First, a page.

Envisioning a future where solitude looms over the rising generation in Costa Rica
Costa Rica, specifically the Nicoya Peninsula, is recognized as one of the world’s five « Blue Zones, » regions where residents live exceptionally long and healthy lives. In this Blue Zone, residents show impressive longevity rates, often exceeding 100 years. Amidst this incredible phenomenon, a new social issue emerges for the Ticos.
By 2050, Costa Rica could witness a concerning social phenomenon: a significant portion of its mature population may find themselves without family support for their daily needs. The combination of increasing life expectancy and a marked decrease in fertility suggests this demographic shift.
Currently, 16% of Costa Ricans over 65, about 85,000 individuals, require assistance with fundamental actions like eating, dressing, or bathing. According to projections by the Inter-American Development Bank (IDB), this number could climb to 255,000, representing 20% of the country’s population.
Angie Cruickshank, representative of the League for the Defense of Costa Rican Inhabitants, supports the idea that promoting dignified, active, and healthy aging, ensuring the full enjoyment of human rights for seniors should become a cornerstone of national policy. The league aims to protect residents against actions and omissions of the public sector through legality, justice, and ethics control by prevention, defense, promotion, and dissemination of their rights and interests.
The current issue is as follows: the necessity to care for the elderly could triple in a few decades, leading to a major challenge for Costa Rican society. The tradition of family care for the elderly could become obsolete due to the reduction in births and the rapid aging of the population.Lorrena Araya, a Costarican from the Osa Peninsula
Costa Rica already stands out in the region for its exceptional life expectancy, close to 80 years in 2021, as highlighted by regional statistics.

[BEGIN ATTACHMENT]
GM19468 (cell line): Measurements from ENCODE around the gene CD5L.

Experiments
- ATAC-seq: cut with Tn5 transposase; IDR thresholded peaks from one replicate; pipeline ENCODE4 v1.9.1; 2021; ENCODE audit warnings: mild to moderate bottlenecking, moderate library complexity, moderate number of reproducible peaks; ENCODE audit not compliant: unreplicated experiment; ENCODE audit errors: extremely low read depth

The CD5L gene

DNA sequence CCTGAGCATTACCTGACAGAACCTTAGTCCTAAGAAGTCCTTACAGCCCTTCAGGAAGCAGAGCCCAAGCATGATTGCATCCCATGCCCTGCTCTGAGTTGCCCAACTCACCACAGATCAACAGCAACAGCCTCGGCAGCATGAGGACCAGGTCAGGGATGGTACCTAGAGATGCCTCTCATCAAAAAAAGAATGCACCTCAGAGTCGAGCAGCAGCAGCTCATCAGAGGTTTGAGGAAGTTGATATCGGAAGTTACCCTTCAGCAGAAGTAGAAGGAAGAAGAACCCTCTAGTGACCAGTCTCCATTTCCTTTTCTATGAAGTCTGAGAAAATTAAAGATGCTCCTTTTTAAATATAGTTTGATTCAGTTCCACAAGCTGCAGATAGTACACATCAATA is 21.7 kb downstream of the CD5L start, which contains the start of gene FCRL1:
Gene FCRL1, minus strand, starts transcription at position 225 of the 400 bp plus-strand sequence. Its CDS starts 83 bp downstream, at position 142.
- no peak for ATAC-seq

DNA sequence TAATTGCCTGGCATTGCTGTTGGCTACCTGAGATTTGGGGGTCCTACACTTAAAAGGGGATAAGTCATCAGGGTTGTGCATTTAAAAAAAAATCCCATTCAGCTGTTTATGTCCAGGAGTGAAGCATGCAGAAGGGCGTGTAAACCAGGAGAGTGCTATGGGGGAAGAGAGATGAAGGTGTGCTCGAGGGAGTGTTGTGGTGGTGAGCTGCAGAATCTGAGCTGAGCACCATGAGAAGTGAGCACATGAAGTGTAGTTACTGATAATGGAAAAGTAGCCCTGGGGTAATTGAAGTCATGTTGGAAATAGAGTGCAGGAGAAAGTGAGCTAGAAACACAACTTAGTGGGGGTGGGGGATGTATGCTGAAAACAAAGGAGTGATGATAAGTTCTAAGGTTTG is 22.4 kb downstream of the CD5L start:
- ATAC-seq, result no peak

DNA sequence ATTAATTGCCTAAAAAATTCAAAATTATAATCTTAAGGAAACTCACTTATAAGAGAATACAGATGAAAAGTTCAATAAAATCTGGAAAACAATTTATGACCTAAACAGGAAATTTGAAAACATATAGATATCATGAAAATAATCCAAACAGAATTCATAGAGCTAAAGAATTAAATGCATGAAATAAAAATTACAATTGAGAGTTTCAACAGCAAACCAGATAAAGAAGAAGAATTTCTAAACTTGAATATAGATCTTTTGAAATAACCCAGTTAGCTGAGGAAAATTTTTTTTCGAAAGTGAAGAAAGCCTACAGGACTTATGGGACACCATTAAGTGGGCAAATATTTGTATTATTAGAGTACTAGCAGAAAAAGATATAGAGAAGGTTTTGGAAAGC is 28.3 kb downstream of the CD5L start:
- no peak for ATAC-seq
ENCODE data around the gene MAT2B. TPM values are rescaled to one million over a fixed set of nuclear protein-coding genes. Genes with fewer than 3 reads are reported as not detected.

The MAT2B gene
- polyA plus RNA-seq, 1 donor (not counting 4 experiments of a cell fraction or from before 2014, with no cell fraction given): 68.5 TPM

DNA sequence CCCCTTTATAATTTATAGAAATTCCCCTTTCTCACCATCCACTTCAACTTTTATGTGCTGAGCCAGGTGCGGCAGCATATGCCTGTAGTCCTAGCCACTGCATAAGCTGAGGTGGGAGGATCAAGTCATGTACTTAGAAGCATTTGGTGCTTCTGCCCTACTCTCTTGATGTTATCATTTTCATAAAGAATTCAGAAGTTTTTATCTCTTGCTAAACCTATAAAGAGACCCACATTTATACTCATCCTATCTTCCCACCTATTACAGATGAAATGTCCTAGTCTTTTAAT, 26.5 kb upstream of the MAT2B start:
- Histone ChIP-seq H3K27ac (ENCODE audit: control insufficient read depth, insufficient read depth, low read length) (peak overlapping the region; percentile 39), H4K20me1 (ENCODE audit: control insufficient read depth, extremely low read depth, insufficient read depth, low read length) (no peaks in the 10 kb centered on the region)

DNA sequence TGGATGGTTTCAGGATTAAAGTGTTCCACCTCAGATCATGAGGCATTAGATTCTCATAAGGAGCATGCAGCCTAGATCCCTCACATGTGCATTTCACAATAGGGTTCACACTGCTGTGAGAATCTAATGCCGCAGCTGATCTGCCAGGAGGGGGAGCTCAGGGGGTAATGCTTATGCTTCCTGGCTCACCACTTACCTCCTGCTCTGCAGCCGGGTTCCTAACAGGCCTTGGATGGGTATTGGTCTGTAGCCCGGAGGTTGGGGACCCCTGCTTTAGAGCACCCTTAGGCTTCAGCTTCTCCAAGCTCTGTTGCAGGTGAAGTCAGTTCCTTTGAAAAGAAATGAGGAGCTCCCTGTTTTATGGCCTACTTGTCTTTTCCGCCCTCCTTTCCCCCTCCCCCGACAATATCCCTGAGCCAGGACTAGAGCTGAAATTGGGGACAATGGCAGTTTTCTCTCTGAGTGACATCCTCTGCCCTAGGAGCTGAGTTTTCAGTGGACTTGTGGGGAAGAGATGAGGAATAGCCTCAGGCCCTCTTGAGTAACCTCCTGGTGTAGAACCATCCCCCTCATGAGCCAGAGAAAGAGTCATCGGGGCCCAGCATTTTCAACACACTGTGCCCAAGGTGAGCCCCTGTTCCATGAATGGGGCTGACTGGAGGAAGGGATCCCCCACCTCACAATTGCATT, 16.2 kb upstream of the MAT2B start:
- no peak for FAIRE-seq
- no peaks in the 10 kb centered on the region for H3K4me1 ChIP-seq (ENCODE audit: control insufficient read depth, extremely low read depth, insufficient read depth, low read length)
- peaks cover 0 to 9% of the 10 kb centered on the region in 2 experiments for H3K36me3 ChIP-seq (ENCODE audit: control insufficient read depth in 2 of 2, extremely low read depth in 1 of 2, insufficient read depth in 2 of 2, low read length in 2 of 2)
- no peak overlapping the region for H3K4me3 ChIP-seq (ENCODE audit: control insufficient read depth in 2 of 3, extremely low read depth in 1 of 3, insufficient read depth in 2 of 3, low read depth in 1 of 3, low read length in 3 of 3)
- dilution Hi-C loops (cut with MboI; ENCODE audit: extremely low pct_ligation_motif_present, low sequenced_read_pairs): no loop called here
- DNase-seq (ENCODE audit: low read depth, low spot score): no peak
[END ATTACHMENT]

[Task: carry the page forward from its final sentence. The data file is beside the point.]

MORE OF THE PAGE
Pablo Ibarrán, head of the Social Protection and Health Division, insists on the importance of encouraging aging at home, in accordance with the wishes of the elderly and their relatives, to allow dependent people to live at home as long as possible.
A changing demography: aging and declining birth rates
By 2050, the number of citizens over 65 in Costa Rica is projected to surpass that of births in a country where the population would be around 6.1 million inhabitants. Given the likelihood of declining family engagement in the direct care of elderly parents, initiatives such as the Support System for Care and Attention to Dependence have been put forward.
This system aims to establish a progressive mechanism to promote autonomy and offer quality services to the elderly, including home care by qualified caregivers and teleassistance.
Faced with the demographic evolution where nearly 9.6% of the population is already over 65, a figure expected to reach 20% by 2050, Angie Cruickshank emphasizes the urgency of revising public policies to meet the challenges posed by the aging population.
Costa Rica is recognized as one of the five Blue Zones on the planet
Let’s not forget that Costa Rica, and specifically the Nicoya Peninsula, is recognized as one of the world’s five « Blue Zones, » regions where residents live exceptionally long and healthy lives. In this Blue Zone, residents display impressive longevity rates, often exceeding 100 years. This phenomenon is attributed to a combination of factors such as a diet rich in local fruits and vegetables, beans, and corn, as well as moderate meat consumption.
« Pura vida, » a common expression in Costa Rica, sums up this approach to life that favors simplicity, gratitude, and happiness, central components of the culture that may contribute to the remarkable longevity observed in this Blue Zone.